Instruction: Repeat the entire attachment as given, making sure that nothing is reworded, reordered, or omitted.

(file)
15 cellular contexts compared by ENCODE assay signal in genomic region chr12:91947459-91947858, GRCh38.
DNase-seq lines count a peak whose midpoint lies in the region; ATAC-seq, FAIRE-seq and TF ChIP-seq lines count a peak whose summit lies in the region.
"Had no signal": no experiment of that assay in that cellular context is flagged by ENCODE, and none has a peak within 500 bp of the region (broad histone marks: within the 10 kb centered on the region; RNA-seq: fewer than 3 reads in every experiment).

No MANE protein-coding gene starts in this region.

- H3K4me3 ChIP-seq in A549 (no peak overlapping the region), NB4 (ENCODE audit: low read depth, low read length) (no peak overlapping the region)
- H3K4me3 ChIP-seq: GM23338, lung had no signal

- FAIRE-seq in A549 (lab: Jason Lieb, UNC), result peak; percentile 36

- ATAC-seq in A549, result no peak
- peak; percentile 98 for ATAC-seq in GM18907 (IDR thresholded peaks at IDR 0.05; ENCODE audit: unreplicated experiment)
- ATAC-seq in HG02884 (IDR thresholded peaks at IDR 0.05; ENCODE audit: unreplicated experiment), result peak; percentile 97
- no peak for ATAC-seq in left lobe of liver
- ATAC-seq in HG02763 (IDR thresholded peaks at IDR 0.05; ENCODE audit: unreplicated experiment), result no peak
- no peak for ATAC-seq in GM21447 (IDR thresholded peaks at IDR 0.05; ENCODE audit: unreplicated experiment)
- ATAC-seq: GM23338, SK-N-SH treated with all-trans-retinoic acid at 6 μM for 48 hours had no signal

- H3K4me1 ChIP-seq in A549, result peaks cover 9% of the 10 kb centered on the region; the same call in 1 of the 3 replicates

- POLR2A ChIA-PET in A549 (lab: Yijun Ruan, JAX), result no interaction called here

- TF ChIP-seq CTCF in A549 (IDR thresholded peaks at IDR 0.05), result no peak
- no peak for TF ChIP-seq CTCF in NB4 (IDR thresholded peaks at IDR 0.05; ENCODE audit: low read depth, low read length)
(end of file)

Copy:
15 cellular contexts compared by ENCODE assay signal in genomic region chr12:91947459-91947858, GRCh38.
DNase-seq lines count a peak whose midpoint lies in the region; ATAC-seq, FAIRE-seq and TF ChIP-seq lines count a peak whose summit lies in the region.
"Had no signal": no experiment of that assay in that cellular context is flagged by ENCODE, and none has a peak within 500 bp of the region (broad histone marks: within the 10 kb centered on the region; RNA-seq: fewer than 3 reads in every experiment).

No MANE protein-coding gene starts in this region.

- H3K4me3 ChIP-seq in A549 (no peak overlapping the region), NB4 (ENCODE audit: low read depth, low read length) (no peak overlapping the region)
- H3K4me3 ChIP-seq: GM23338, lung had no signal

- FAIRE-seq in A549 (lab: Jason Lieb, UNC), result peak; percentile 36

- ATAC-seq in A549, result no peak
- peak; percentile 98 for ATAC-seq in GM18907 (IDR thresholded peaks at IDR 0.05; ENCODE audit: unreplicated experiment)
- ATAC-seq in HG02884 (IDR thresholded peaks at IDR 0.05; ENCODE audit: unreplicated experiment), result peak; percentile 97
- no peak for ATAC-seq in left lobe of liver
- ATAC-seq in HG02763 (IDR thresholded peaks at IDR 0.05; ENCODE audit: unreplicated experiment), result no peak
- no peak for ATAC-seq in GM21447 (IDR thresholded peaks at IDR 0.05; ENCODE audit: unreplicated experiment)
- ATAC-seq: GM23338, SK-N-SH treated with all-trans-retinoic acid at 6 μM for 48 hours had no signal

- H3K4me1 ChIP-seq in A549, result peaks cover 9% of the 10 kb centered on the region; the same call in 1 of the 3 replicates

- POLR2A ChIA-PET in A549 (lab: Yijun Ruan, JAX), result no interaction called here

- TF ChIP-seq CTCF in A549 (IDR thresholded peaks at IDR 0.05), result no peak
- no peak for TF ChIP-seq CTCF in NB4 (IDR thresholded peaks at IDR 0.05; ENCODE audit: low read depth, low read length)